A woman cannot indulge in commercial sex within 200 yards of a public place. Sex workers cannot be put under the ambit of the existent labour laws considering how distinguished their profession is, but they have all the rights of any given Indian citizen and are entitled to be rescued and rehabilitated if they want.” It is important to note that in India, irrespective of the fact that laws exist that prohibit prostitution. West Bengal, India is also Asia’s biggest brothel places and home to a growing sex workers.
John schools “are programs whose mission is the rehabilitation of purchasers of prostitution. A mandated program that is used as treatment for men who have been detained for soliciting sex from prostitutes. this program consists of several therapy sessions and informational meetings regarding legal actions, the dangers, and lasting outcomes that may take place as a result of soliciting sex from a prostitute. In the first 12 years of the ongoing program, now denominated the “First Offender Prostitution Program”, the recidivism rate of offenders was reduced from 8% to less than 5%. Since 1995, similar programs have been implemented in more than 40 communities in the US, including Washington, D.C.; West Palm Beach, Florida; Buffalo and Brooklyn, New York; and Los Angeles, California. An audit in 2009 of the first john school in San Francisco, California by the budget analysts of the City faulted the program with poorly defined objectives and absence of a method to determine its efficacy. Despite being touted as a national model for which taxpayers pay nothing, the audit stated that the program did not fully cover its expenses in each of the preceding 5 years, which resulted in a deficit of $270,000.”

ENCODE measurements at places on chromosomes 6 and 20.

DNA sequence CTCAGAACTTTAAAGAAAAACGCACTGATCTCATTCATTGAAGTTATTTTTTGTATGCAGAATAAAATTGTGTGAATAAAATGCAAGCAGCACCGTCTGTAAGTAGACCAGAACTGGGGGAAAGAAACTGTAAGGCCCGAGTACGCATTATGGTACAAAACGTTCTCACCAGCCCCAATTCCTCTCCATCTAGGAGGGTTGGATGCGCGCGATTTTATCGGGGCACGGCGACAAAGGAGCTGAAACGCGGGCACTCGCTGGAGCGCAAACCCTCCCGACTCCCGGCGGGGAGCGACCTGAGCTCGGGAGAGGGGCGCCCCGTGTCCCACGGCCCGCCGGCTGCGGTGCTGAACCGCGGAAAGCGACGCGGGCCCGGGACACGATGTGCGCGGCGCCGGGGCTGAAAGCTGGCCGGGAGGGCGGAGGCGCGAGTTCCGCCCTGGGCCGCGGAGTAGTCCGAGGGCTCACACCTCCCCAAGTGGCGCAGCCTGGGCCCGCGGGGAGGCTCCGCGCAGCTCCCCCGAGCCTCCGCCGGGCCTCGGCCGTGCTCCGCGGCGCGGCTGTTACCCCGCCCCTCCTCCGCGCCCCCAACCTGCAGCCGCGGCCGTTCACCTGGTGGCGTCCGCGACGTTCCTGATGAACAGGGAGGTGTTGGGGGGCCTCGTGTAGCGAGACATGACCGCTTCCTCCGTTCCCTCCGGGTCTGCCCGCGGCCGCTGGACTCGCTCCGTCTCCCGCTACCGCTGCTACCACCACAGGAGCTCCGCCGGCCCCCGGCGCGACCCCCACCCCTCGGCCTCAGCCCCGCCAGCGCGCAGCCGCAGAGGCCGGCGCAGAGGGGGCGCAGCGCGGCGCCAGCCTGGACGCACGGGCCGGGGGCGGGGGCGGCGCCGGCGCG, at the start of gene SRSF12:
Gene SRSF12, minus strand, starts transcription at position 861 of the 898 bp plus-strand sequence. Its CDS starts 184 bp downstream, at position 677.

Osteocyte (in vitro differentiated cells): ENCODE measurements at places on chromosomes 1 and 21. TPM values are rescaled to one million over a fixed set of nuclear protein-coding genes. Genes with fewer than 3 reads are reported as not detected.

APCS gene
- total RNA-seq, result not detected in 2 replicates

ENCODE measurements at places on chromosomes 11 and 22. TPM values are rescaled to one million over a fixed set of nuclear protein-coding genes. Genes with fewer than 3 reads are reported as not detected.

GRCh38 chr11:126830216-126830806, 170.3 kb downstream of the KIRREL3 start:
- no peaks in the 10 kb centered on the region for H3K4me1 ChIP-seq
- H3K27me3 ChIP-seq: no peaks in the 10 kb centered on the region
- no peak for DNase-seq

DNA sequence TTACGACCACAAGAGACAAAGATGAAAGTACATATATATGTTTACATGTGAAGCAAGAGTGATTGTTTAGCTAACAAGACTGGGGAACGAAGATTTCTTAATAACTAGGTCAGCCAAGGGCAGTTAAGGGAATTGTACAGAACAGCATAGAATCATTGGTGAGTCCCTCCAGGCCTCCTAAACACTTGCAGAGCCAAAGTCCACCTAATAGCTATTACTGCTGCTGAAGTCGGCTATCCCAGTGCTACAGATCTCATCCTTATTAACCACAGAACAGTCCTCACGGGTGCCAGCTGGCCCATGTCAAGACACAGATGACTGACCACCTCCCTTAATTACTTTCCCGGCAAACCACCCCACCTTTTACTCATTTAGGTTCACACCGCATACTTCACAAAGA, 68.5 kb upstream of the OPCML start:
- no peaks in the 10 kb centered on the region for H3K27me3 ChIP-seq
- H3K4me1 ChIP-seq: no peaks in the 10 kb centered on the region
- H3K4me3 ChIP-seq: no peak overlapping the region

“Earlier this month in Portland, Oregon, a group of people spoke at a public hearing about the dignity of their jobs as sex workers.
One person at the hearing, organized by the Oregon Sex Workers Human Rights Commission, said that as a single parent, sex work had provided a level of financial stability that other jobs did not. Other fields offered low wages that made it difficult to provide the bare minimum in terms of food and housing.
“I’m able to buy food, my kids’ school supplies, give them presents on Christmas morning and not have the fear of being homeless,” said Brandi, who only provided a first name. Brandi began to cry: “Law enforcement says I should get a real job, as if I don’t have a real job.””
Why do people oppose prostitution?
Many cultures and societies feel that prostitution is immoral, and they are usually linked with human trafficking and sex trafficking which is a crime. Prostitution can increase the STDs (Sexually transmitted diseases) and STIs (Sexually transmitted infections) which is a huge problem to deal with as some of them can be incurable.
The clients are usually abusive and violent towards the women which could be very traumatic to them, this can affect their mental health and physical health so many women complain about this problem. There are cases where prostitutes have been murdered, women are exploited in many ways this is the way society is against the idea of prostitution.
Prostitution can also lead to change in the view of men which is objectifying women and treating them as sex objects. This might encourage the idea of prostitution in a wider range and could create multiple problems in society. Women are forced to work as a prostitute to earn a living and meet the daily expenses as they lack any skills and training to support themselves and they are not even given proper care for their health.
 Legalization of Sex Work in the United States: An HIV Reduction Strategy (georgetown.edu)  See generally Sylvia A. Law, Commercial Sex: Beyond Decriminalization, 73 S. CAL. L. REV. 542–45 (2002).  Id. at 545–46.  404 (who.int)  Legalization of Prostitution In India (legalserviceindia.com)  Prostitution in the United States - Britannica  Two states preview diverging paths on future of prostitution and sex work (19thnews.org)